The Eiffel Tower, Paris

AKA: How to get engaged in

In less than six months I’ll be walking down the aisle with my fiancé, and it’s a little hard to believe we’ve already been engaged for over seven months.

After writing a few blog entries on the in general, I think that means I’m long overdue filling in the details about the start of this story: finding an , deciding where to propose, and doing my best to make the night romantic and hopefully unforgettable.

For the most part, I wanted to finally share the story because it’s important to me, but I won’t lie that I’m also sharing the story because I wonder if it might not help some guys out there win points with their significant others.

I may not be the most romantic guy out there, but I’m definitely a romantic all the same, and this was one of those moments where I obviously decided I needed to prove myself a notch more than usual.

For a couple of years, Aisha and I had discussed taking a vacation to , but we needed to save up first. As we started making plans though, very early on I realized I was going to make this an even bigger trip by proposing while we were there.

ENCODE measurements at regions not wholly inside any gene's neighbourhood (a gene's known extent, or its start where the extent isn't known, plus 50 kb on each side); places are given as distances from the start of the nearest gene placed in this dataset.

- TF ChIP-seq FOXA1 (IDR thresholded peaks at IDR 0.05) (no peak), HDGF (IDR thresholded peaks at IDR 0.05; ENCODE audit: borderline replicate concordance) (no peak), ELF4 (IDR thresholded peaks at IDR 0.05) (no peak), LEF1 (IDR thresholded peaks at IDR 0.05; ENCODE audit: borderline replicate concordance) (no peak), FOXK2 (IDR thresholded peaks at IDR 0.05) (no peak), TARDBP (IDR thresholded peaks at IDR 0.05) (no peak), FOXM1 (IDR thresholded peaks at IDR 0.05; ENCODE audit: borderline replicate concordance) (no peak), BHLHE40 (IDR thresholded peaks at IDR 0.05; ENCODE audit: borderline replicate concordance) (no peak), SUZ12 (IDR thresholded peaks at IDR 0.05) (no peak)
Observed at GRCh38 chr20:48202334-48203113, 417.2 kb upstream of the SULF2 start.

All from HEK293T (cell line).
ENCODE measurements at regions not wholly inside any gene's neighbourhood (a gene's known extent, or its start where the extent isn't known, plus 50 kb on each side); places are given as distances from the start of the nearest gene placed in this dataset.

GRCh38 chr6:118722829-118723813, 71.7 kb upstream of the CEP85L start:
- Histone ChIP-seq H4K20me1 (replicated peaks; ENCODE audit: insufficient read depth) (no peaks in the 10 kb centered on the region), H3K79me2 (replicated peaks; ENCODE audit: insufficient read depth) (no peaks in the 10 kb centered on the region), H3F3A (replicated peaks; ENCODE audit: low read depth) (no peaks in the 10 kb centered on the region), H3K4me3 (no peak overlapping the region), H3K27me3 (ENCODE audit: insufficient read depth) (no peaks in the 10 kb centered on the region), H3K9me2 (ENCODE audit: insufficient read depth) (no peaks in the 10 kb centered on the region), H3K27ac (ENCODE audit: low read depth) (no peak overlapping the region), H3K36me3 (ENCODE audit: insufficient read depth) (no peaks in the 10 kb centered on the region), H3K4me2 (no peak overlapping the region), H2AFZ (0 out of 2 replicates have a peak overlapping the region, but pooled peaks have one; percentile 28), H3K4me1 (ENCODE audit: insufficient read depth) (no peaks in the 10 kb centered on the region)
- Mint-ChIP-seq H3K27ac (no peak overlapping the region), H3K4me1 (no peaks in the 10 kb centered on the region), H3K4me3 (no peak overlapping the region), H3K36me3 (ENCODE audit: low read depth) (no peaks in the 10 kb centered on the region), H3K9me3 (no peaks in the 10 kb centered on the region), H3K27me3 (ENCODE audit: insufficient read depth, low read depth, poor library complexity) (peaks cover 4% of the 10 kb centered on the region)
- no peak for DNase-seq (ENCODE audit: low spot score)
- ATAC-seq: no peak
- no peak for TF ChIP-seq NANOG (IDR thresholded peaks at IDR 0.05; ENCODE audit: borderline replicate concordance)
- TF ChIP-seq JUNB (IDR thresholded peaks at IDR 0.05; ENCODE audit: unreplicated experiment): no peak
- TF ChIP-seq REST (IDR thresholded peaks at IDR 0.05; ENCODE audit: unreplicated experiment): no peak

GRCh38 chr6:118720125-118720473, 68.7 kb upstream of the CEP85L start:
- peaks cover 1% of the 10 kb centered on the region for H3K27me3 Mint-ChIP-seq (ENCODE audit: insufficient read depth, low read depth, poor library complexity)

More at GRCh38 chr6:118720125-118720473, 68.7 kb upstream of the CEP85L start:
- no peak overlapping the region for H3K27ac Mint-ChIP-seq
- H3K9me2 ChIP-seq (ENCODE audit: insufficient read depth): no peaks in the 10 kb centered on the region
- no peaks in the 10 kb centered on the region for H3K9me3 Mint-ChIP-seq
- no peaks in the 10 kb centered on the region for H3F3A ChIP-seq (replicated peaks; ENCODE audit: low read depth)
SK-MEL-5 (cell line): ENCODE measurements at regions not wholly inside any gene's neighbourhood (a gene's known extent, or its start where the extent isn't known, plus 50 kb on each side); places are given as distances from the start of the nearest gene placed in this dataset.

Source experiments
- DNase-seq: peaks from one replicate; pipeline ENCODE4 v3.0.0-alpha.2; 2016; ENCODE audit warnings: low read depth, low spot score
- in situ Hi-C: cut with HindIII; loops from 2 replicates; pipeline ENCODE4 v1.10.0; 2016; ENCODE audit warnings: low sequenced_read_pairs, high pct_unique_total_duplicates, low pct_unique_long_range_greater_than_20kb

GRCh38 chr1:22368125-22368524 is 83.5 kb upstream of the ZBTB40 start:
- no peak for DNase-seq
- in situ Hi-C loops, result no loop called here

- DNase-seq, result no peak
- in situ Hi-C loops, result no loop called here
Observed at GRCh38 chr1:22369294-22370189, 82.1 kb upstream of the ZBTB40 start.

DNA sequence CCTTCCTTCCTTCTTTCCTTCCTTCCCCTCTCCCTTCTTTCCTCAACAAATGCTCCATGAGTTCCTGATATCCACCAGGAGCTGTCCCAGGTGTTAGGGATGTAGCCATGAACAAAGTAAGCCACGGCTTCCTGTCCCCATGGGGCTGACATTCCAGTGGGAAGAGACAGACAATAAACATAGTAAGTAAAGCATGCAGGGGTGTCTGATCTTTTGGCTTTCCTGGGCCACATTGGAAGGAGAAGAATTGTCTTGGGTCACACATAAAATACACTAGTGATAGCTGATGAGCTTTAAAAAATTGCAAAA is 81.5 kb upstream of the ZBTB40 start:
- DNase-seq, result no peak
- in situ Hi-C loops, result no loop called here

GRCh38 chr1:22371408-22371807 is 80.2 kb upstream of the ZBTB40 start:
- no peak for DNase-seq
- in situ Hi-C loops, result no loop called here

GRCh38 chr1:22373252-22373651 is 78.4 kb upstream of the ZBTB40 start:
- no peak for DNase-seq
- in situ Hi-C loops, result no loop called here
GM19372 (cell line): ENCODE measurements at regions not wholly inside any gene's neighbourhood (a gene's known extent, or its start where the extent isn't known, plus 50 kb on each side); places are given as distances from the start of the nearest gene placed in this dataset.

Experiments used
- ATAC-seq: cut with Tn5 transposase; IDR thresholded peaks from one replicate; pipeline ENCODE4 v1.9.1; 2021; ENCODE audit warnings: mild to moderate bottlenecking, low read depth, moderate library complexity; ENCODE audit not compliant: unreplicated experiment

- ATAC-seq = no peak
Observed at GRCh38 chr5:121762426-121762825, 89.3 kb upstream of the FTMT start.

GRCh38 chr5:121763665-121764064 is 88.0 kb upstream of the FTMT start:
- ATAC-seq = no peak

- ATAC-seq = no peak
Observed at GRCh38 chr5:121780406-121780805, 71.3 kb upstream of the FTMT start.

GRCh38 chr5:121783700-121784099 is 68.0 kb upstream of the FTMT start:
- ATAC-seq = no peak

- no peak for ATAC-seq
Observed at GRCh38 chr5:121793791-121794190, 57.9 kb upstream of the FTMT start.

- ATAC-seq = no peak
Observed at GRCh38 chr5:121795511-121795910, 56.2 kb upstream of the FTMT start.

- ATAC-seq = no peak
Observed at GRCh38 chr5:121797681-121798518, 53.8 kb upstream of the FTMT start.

The reasoning was pretty simple. Aisha had always dreamed of going to France and seeing the Eiffel tower, so it seemed to make a lot of sense, and I knew it would be the best place to propose compared to almost anywhere else. It is, after all, a romantic city like few others, not to mention beautiful, charming, and filled with restaurants and cafes ideally suited to celebrating.

Other ideas did come to mind, and there were lots of opportunities where I could have proposed sooner, but France seemed like a grandiose gesture, and as much as I wanted to propose sooner, the alternatives paled in comparison to saying “Will you marry me…” in Paris.

Next, the other big question was not just where to propose, but with what. Before we flew to France I considered buying a ring and bringing it with me, but I was a bit worried there was a chance I would have to explain it in front of her to airport security, or that I might lose it or it might be stolen en route.

With that in mind, the trick became how I was going to find a ring–while we were travelling together–and somehow keep it a surprise. I also needed an idea where I was going to propose in Paris, and before I left I wanted to get her family’s permission without giving my plans away to her.